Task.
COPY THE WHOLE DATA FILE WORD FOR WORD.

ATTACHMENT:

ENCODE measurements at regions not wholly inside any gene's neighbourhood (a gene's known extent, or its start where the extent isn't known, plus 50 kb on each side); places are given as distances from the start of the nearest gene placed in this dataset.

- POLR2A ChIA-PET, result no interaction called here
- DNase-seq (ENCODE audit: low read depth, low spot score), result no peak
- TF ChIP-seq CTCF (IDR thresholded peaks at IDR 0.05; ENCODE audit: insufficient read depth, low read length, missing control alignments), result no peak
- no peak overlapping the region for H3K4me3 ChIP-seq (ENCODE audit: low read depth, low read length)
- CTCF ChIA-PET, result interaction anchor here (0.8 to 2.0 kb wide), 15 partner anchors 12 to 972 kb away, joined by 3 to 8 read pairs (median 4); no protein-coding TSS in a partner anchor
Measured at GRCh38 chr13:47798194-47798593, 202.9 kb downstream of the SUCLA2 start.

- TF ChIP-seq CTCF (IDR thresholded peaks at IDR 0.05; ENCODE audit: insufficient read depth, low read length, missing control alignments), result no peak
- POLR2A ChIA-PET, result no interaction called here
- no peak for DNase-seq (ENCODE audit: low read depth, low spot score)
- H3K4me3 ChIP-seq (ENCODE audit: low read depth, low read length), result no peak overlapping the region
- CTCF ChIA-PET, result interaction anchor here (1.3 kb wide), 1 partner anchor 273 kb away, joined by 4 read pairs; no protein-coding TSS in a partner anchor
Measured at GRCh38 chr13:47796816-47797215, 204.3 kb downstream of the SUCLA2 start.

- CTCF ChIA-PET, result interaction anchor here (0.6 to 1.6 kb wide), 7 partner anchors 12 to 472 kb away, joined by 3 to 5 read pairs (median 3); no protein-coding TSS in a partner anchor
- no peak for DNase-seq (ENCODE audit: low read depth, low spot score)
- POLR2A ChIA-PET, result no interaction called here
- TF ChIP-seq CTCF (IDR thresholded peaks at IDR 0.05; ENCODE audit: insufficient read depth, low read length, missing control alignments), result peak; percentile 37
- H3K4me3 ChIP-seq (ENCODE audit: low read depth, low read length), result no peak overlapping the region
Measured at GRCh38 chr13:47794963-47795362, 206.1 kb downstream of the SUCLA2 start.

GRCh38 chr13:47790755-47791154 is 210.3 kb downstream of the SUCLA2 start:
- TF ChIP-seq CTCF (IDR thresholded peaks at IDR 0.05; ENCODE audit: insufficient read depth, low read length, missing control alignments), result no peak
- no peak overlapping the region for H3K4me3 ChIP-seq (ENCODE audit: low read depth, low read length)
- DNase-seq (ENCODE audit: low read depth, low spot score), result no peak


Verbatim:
ENCODE measurements at regions not wholly inside any gene's neighbourhood (a gene's known extent, or its start where the extent isn't known, plus 50 kb on each side); places are given as distances from the start of the nearest gene placed in this dataset.

- POLR2A ChIA-PET, result no interaction called here
- DNase-seq (ENCODE audit: low read depth, low spot score), result no peak
- TF ChIP-seq CTCF (IDR thresholded peaks at IDR 0.05; ENCODE audit: insufficient read depth, low read length, missing control alignments), result no peak
- no peak overlapping the region for H3K4me3 ChIP-seq (ENCODE audit: low read depth, low read length)
- CTCF ChIA-PET, result interaction anchor here (0.8 to 2.0 kb wide), 15 partner anchors 12 to 972 kb away, joined by 3 to 8 read pairs (median 4); no protein-coding TSS in a partner anchor
Measured at GRCh38 chr13:47798194-47798593, 202.9 kb downstream of the SUCLA2 start.

- TF ChIP-seq CTCF (IDR thresholded peaks at IDR 0.05; ENCODE audit: insufficient read depth, low read length, missing control alignments), result no peak
- POLR2A ChIA-PET, result no interaction called here
- no peak for DNase-seq (ENCODE audit: low read depth, low spot score)
- H3K4me3 ChIP-seq (ENCODE audit: low read depth, low read length), result no peak overlapping the region
- CTCF ChIA-PET, result interaction anchor here (1.3 kb wide), 1 partner anchor 273 kb away, joined by 4 read pairs; no protein-coding TSS in a partner anchor
Measured at GRCh38 chr13:47796816-47797215, 204.3 kb downstream of the SUCLA2 start.

- CTCF ChIA-PET, result interaction anchor here (0.6 to 1.6 kb wide), 7 partner anchors 12 to 472 kb away, joined by 3 to 5 read pairs (median 3); no protein-coding TSS in a partner anchor
- no peak for DNase-seq (ENCODE audit: low read depth, low spot score)
- POLR2A ChIA-PET, result no interaction called here
- TF ChIP-seq CTCF (IDR thresholded peaks at IDR 0.05; ENCODE audit: insufficient read depth, low read length, missing control alignments), result peak; percentile 37
- H3K4me3 ChIP-seq (ENCODE audit: low read depth, low read length), result no peak overlapping the region
Measured at GRCh38 chr13:47794963-47795362, 206.1 kb downstream of the SUCLA2 start.

GRCh38 chr13:47790755-47791154 is 210.3 kb downstream of the SUCLA2 start:
- TF ChIP-seq CTCF (IDR thresholded peaks at IDR 0.05; ENCODE audit: insufficient read depth, low read length, missing control alignments), result no peak
- no peak overlapping the region for H3K4me3 ChIP-seq (ENCODE audit: low read depth, low read length)
- DNase-seq (ENCODE audit: low read depth, low spot score), result no peak